The Science Journal of the American Association for Respiratory Care

2008 OPEN FORUM Abstracts

GAS EXCHANGE WITH HIGH FREQUENCY OSCILLATORY (HFOV) VS. PERCUSSIVE (HFPV) VENTILATION IN AN ANIMAL LUNG INJURY MODEL

Robert Gillette1, Robert DiGeronimo1, Stephen Messier1



Background: HFOV may be lung-protective for critically ill neonates and can often support those failing other modes, but cannot be used in transport. The Bronchotron� is a small, lightweight, pneumatically driven HFPV that is gaining favor for transport but is not well studied. The equivalence of gas exchange by the two devices is unknown.

Objectives: Compare HFOV to HFPV matched for mean airway pressure (MAP), tidal volume (TV), and frequency (F) in oxygenating/ventilating piglets with acute lung injury.

Methods: Twelve healthy piglets (3.4±0.6 kg) were intubated, placed on conventional support (FiO2 1.0), and underwent repeated saline lavage until pO2<60 mmHg. They were then randomized to the Sensormedics® 3100A HFOV or Bronchotron® HFPV with settings adjusted to maintain pCO2 of 45-60 mmHg. After stabilization, TV, F, MAP, pressure amplitude (PA), pCO2 and pO2 were tracked every 5 min for 30 min. TV was measured with a previously validated Florian® hot wire anemometer. Animals were then switched to the other device at matched TV, F, and MAP for 30 min, tracking the same parameters. MAP was then increased by 5 cmH2O and the experiment repeated. Repeated measures ANOVA was used for continuous data. All results are mean ± SD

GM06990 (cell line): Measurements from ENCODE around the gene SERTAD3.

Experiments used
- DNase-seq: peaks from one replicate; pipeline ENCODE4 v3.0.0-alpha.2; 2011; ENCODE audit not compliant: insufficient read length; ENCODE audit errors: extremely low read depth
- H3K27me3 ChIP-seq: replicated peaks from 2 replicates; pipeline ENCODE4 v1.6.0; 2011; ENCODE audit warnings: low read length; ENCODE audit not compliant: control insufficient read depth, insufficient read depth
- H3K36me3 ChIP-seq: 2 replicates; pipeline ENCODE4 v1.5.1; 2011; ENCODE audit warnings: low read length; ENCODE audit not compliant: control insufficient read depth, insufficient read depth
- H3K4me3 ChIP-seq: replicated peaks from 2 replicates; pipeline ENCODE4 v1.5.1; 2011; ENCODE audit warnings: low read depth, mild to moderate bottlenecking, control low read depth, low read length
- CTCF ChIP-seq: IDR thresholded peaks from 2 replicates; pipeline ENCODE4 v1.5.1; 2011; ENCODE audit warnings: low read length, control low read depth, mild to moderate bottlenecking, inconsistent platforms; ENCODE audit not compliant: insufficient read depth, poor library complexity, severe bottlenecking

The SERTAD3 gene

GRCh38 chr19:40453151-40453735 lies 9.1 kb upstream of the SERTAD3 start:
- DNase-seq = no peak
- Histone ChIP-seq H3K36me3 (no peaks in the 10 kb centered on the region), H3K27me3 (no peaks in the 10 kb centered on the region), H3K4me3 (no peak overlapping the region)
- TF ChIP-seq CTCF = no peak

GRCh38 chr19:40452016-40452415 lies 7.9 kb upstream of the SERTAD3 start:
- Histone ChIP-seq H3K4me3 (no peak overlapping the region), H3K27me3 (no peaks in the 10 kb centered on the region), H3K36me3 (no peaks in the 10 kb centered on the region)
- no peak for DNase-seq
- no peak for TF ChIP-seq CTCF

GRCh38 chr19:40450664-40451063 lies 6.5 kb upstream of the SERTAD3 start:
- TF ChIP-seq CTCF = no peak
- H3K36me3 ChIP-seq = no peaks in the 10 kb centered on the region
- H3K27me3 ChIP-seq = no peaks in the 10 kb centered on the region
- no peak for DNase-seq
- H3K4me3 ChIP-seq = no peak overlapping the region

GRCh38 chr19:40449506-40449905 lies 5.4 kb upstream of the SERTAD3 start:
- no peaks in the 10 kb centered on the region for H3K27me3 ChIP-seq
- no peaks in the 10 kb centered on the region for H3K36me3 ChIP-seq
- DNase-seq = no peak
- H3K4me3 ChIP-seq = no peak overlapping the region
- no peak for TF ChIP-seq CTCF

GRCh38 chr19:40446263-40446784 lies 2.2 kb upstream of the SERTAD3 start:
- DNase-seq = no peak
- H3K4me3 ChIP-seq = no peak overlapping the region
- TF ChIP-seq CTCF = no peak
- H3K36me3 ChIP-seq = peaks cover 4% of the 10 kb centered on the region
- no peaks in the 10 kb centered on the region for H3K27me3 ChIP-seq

Results: After injury, the oxygenation index was 10.4±4.0 and the modified ventilatory index was 111±35. TV and F to produce the specified pCO2 were 3.1±0.7 ml/kg and 7.2±0.6 Hz, there was no difference in TV (p=0.88), F (p=0.97), or MAP (p=0.89) between devices, and these matched tightly for each anmial. As in our previous bench studies, the PA needed to generate this TV on HFPV (36±5 cmH2O ) was higher vs. the HFOV (31±6 cmH2O), but here not quite to statistical significance (p=0.09). When matched for TV, F, and MAP, there was no difference in ventilation (pCO2=50±11 vs. 46±10 mmHg, p=0.22) or oxygenation (pO2=150±74 vs. 149±106 mmHg, p=0.57) between the HFPV and HFOV, respectively. Results at the higher MAP were analagous. The pO2 but not pCO2, impedance (Z), or PA, differed between MAP levels on each device.

Conclusion: In this model, HFPV provided gas exchange equivalent to HFOV at matched TV, F, and MAP. HFPV may require higher PA than HFOV to generate equivalent TV/gas exchange. Raising MAP level affected pO2